The Westerly Ambulance Corps Inc., in partnership with WesterlyAED and HEARTSafe Charlestown-Westerly, has launched an interactive map detailing the exact locations of automated external defibrillator machines in locations in Westerly, Stonington, North Stonington, Hopkinton, Charlestown and Richmond.
The map, which allows people to search by location and click on reference points in their area, details important data including whether the AED is accessible 24 hours per day and what business or organization maintains the device. The map was generated using a regional AED registry maintained by area ambulance services and will be updated as new AEDs are introduced to the region, officials said.
“Science shows early defibrillation and strong effective CPR are the key to surviving cardiac arrest, Westerly Ambulance strives to make sure that our presence in the community remains strong after 100 years,” said Ken Richards III, EMS Administrator for the Westerly Ambulance Corps. “This initiative is another step to solidify our commitment to providing the best absolute care for our neighbors.”
Richards said the effort is part of a public awareness campaign to provide heart-healthy decisions and safety throughout the community.
Having access to an AED, especially when a heart emergency first occurs, can mean the difference between life and death, Richards said, and knowing where one is can greatly enhance early response.
There are now over 1.2 million AEDs available in public places throughout the U.S., according to the American Heart Association, and they are needed more than ever before. Of the more than 350,000 out-of-hospital cardiac arrests that occur in the United States each year, more than 100,000 happen outside the home. Less than half, 45.7 percent, get the immediate help they need before emergency responders arrive, in part because emergency medical services take, on average, between four and ten minutes to reach someone in cardiac arrest.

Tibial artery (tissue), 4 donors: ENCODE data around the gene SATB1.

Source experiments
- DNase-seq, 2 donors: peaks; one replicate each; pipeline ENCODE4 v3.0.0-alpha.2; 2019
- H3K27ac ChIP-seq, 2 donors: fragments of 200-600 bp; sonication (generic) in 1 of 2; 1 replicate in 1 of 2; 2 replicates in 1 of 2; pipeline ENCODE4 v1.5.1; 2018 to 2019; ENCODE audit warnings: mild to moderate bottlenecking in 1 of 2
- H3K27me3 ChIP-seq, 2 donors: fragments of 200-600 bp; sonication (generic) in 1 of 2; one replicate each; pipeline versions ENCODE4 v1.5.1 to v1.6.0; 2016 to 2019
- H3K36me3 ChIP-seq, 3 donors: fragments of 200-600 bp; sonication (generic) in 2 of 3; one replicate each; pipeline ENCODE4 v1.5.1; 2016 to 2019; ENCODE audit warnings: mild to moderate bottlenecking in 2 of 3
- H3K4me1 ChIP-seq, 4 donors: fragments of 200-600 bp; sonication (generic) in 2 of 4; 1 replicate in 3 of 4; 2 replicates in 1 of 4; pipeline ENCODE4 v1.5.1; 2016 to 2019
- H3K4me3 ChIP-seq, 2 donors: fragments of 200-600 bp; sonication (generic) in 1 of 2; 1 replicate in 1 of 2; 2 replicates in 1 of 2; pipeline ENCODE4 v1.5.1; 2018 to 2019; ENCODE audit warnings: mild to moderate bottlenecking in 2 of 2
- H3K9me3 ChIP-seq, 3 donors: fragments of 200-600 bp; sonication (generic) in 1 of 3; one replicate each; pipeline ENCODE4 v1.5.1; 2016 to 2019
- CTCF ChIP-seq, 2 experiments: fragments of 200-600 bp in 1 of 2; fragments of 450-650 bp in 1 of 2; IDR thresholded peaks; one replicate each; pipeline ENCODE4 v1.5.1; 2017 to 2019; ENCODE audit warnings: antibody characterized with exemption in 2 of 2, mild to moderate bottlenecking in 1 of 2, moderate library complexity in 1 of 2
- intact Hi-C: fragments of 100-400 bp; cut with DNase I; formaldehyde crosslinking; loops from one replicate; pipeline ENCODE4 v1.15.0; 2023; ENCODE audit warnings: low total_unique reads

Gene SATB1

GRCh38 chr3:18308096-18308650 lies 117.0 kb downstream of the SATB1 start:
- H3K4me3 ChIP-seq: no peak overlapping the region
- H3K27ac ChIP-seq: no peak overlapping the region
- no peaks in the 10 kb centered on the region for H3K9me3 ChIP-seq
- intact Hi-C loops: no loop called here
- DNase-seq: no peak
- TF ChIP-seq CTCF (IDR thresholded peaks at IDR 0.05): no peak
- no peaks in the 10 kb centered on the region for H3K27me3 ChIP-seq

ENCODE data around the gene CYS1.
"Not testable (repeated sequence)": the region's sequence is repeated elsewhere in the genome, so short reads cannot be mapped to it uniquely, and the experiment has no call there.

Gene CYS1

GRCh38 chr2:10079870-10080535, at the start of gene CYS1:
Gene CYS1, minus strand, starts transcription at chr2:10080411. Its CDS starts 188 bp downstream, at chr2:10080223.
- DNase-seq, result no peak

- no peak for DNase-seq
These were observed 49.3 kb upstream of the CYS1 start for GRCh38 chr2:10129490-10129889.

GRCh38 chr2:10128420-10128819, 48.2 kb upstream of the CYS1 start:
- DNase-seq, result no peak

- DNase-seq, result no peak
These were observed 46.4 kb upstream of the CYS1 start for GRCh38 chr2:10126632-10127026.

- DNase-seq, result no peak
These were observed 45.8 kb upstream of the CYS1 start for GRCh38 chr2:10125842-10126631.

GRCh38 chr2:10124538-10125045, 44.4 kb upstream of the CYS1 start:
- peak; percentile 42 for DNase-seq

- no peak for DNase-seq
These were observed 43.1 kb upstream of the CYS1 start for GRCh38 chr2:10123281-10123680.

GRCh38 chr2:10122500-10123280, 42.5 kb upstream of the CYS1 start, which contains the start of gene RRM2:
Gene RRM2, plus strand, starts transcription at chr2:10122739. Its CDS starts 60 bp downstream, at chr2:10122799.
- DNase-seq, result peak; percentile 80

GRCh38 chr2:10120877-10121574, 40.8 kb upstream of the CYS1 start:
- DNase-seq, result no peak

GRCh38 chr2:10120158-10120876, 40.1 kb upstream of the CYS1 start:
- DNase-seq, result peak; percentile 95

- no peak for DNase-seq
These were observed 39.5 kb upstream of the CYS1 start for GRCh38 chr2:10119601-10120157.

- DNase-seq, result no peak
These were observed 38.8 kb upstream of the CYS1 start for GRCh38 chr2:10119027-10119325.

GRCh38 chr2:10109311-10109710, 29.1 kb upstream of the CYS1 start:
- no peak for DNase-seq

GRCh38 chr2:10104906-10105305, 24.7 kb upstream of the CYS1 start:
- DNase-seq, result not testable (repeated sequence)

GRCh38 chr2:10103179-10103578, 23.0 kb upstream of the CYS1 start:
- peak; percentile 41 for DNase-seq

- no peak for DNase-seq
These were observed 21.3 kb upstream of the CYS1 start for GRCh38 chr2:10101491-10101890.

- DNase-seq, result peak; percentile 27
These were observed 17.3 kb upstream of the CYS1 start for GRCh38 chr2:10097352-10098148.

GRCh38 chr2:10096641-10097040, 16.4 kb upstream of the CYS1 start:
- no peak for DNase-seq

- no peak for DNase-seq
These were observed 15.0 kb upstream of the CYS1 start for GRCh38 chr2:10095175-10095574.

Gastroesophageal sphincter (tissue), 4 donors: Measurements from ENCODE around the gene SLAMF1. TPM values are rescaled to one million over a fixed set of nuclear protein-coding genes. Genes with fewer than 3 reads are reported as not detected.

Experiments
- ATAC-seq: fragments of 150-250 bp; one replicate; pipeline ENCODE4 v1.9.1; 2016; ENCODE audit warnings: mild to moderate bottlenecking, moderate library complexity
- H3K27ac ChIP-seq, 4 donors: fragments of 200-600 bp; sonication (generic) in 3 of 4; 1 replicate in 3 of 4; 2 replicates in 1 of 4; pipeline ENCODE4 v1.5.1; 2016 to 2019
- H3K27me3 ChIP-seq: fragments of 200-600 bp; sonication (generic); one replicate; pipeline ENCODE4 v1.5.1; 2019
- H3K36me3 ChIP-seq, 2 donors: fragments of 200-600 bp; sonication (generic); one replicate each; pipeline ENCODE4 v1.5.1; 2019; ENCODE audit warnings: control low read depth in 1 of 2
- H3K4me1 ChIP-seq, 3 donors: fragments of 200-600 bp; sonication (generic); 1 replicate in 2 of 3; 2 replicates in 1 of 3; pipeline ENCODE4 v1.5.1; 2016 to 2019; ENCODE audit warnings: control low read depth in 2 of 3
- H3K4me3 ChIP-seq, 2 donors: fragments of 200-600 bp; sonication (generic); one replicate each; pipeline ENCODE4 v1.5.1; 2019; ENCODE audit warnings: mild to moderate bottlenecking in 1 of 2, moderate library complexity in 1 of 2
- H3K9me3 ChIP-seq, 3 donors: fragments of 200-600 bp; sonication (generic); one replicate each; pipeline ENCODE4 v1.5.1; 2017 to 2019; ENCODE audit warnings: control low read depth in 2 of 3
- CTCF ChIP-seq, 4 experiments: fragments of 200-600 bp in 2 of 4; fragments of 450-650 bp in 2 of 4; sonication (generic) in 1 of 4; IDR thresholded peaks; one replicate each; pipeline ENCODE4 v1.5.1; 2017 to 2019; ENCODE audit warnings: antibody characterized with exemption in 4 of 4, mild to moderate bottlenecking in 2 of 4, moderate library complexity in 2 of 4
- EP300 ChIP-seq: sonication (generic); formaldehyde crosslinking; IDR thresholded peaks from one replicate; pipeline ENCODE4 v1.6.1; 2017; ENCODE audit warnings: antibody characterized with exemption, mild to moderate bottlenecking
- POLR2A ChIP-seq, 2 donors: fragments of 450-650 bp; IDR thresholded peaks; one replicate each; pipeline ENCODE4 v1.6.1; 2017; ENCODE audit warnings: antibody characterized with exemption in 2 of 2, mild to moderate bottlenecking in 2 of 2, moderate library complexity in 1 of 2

HEARTSafe Advocate David Hiltz, of Code One Training Solutions, said in a Facebook post designed to share and spread the map and its information that improving public knowledge is essential in helping to improve community response and help save lives.
“Regretfully, public access defibrillators are underutilized in a majority of cases,” he said. “Contributing factors include a lack of devices, but also a lack of awareness and in some cases a lack of public knowledge and confidence in using a defibrillator.”
Richards said the mapping project is an important step in improving rapid defibrillation in our communities but noted that the public also needs to consider other factors including learning CPR. He said Westerly Ambulance works with residents to provide CPR training and encourages anyone interested to visit westerlyambulance.org for more information.
In addition, businesses and organizations who add an AED to their facility can have it added to the map by emailing email@example.com. The interactive map is available at https://www.google.com/maps/d/u/0/viewer?usp=sharing&mid=1XDsIKWvf2XuofewjvxbigtK_gHTU8ipm.
“It could be your family or neighbor who goes into sudden cardiac arrest. Knowing how to help them survive is key to response and CPR is that key,” Richards said.